sydney said...

Anyone would shiver if they had to take a vow like that. Yikes. Sometimes you just want to shout out to the couples - "Run!"

Alex said...

I thought the personal is political? This woman needs to get with the program. Socialism erases your personal identity.

t-man said...

I honestly find it hard to believe that a person could be so self-deluded that she could write the following sentence:

My parents divorced amicably when I was 5, and I remained close to both. My father now lives jovially with his third ex-wife, who has become his roommate. My sister recently completed her second divorce and seems happier than ever. I know this may sound as if my family doesn’t respect marriage, but we care about it deeply: we keep breaking up mediocre ones in pursuit of a better match.

Ed said...

Well written, and yet depressing in the soul sucking way only a well educated nihlist can deliver it. I'm also impressed by the generational pattern of human damage her family seems to have wrought. These folks should come with a warning label (or at least a "use by" date).

Seeing Red said...

hard-working; committed to social justice. A man cannot serve 2 masters. Sometimes a master & a mistress...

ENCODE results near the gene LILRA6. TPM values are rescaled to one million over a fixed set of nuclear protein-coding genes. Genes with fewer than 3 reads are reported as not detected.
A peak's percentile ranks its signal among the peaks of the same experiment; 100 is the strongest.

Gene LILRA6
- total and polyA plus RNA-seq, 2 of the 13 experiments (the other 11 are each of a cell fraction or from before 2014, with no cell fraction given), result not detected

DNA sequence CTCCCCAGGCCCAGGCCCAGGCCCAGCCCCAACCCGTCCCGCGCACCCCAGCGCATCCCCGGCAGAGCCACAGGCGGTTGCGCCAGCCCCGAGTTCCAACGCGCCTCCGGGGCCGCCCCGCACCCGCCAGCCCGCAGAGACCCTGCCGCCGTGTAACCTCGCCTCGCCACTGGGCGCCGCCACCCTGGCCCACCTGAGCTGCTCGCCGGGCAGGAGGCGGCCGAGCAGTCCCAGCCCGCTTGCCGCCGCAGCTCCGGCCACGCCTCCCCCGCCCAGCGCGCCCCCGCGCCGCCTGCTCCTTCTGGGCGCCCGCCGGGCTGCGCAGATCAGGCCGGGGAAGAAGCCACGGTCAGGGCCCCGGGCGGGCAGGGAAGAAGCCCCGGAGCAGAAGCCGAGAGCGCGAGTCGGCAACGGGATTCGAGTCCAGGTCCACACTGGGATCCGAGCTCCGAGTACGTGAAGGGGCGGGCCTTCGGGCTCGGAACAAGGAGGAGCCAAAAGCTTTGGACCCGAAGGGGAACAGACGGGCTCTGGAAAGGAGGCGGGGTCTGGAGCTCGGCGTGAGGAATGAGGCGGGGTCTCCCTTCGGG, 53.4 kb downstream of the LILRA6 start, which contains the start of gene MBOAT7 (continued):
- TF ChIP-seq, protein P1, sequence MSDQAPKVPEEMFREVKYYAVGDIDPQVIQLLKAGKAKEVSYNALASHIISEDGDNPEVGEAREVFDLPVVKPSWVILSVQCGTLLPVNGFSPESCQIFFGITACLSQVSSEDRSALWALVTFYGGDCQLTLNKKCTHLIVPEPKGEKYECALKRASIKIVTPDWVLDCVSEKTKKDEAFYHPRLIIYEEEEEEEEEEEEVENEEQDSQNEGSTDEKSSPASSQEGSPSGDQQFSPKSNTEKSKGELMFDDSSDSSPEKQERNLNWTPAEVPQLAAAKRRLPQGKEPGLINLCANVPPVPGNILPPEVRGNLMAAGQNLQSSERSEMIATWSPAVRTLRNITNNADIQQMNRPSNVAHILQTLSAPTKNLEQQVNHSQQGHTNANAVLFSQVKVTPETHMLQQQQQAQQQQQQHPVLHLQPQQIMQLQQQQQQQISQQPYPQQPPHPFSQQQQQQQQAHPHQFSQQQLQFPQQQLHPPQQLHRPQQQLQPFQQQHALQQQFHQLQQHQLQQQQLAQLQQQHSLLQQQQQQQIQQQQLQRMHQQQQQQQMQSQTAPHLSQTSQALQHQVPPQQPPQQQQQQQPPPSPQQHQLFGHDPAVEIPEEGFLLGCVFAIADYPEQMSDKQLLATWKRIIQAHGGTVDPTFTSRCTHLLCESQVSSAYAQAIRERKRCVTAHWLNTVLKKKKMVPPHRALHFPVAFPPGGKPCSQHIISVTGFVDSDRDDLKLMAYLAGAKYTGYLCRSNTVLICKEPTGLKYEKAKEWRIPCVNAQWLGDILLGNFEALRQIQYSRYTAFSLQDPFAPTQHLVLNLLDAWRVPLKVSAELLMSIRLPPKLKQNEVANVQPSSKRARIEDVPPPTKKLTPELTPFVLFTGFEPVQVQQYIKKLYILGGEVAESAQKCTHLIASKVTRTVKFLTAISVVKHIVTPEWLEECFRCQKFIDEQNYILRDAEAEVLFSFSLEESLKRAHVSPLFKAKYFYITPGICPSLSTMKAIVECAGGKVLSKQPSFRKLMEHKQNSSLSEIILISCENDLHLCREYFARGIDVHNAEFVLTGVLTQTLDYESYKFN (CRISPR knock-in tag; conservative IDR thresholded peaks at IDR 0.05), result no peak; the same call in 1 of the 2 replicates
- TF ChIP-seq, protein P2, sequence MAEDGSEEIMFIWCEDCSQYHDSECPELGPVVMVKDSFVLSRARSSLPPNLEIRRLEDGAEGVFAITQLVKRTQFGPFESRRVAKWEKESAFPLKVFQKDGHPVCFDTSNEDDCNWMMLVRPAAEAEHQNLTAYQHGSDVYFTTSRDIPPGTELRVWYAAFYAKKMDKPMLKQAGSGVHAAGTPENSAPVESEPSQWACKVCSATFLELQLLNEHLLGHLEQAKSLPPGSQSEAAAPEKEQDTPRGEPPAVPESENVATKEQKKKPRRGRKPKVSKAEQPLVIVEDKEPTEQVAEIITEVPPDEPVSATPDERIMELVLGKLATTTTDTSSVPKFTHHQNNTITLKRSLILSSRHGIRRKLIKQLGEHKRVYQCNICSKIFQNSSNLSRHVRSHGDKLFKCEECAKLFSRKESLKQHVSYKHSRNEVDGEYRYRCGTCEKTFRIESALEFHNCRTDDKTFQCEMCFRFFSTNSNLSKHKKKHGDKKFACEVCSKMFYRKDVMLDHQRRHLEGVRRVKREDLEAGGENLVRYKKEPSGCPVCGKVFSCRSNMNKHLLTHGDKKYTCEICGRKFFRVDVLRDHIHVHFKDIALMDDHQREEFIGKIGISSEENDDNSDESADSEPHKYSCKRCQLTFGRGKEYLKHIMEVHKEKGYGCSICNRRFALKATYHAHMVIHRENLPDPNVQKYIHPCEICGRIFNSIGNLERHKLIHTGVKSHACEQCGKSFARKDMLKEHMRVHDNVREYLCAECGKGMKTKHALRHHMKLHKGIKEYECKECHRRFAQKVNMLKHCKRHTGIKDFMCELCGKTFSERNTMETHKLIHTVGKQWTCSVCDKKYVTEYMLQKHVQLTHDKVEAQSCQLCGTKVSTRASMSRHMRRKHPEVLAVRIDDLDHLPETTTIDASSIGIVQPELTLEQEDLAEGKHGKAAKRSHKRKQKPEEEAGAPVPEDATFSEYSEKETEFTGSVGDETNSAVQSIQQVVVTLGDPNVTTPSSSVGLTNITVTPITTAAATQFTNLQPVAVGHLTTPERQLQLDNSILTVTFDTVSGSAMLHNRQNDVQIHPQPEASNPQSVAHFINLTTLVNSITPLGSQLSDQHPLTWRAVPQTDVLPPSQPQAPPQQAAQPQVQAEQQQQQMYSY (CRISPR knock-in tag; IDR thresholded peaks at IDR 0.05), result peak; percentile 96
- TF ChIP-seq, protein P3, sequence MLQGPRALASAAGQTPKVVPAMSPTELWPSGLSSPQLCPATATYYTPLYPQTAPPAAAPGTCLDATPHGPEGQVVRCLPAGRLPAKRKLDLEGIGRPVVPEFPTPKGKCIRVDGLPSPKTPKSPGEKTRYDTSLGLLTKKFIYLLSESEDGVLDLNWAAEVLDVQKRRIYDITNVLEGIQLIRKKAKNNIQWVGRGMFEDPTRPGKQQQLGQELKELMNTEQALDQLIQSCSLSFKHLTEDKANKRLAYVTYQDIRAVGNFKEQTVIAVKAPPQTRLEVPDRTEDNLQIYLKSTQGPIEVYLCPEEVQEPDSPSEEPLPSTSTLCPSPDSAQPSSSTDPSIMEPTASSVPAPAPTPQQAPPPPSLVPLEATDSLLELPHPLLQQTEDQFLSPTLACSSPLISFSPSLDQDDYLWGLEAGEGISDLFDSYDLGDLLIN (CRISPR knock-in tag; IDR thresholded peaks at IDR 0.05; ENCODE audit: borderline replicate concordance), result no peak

Alex said...

attn Meade - Ann wants her feet rubbed more.

Seeing Red said...

Ed - I'm gonna tell my kid in a few years if she meets anyone by the name of Kennedy - RUN!

Alex said...

I suspect that people who enmesh themselves in "social justice" are the types who can never be in a real relationship. "Social Justice" will always be there, never let you down.

Scott said...

"Wendy Paris is a writer who lives in Hoboken, N.J."

Hoboken is pricey. Has she had any books published? One surfaces on Amazon.com:

Happily Ever After: The Fairy-Tale Formula for Lasting Love

In spite of her expertise on the topic, it's out of print. Natch.

The way she writes, I bet she's sold a few to The New Yorker. Icky.

And if she's living in Hoboken, she has to be doing something other than writing to pay the rent.

Freeman Hunt said...

Well written, and yet depressing in the soul sucking way only a well educated nihlist can deliver it.

Precisely.

This article would make easy fisk fodder.

Amartel said...

Ew, those vows are awful! I'm shivering right now just thinking about them. Progressive marriage: the redistribution of self-esteem.

edutcher said...

Not another, "Me, me, me"?

Peter said...